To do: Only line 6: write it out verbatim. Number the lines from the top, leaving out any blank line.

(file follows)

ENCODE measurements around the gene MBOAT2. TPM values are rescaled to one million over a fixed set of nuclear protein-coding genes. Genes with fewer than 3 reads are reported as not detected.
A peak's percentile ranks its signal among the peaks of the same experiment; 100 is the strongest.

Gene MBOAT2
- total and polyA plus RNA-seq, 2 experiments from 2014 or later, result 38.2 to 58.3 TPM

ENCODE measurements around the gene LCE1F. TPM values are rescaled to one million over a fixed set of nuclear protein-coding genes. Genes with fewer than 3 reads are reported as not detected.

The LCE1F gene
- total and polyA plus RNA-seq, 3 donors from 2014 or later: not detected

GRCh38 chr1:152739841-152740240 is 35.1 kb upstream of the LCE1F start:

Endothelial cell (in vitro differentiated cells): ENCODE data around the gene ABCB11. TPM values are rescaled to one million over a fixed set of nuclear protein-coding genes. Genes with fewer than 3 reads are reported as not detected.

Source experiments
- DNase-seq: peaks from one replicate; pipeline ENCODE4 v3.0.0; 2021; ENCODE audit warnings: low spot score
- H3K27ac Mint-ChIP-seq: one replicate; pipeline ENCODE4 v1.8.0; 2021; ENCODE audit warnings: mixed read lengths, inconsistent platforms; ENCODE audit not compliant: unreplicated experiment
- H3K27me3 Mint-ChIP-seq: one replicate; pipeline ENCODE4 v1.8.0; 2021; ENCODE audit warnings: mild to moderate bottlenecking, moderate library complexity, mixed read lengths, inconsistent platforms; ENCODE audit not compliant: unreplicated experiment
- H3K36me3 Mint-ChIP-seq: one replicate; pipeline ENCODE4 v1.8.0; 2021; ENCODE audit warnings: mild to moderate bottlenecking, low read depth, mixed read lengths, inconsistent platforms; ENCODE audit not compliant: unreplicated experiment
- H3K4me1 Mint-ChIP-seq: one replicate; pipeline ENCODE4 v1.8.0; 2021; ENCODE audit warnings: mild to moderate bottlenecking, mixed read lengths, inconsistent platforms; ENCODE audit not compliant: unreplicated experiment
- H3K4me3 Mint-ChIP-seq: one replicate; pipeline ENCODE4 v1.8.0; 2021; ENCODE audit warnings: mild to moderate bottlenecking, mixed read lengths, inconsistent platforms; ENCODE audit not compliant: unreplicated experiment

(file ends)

The LCE1F gene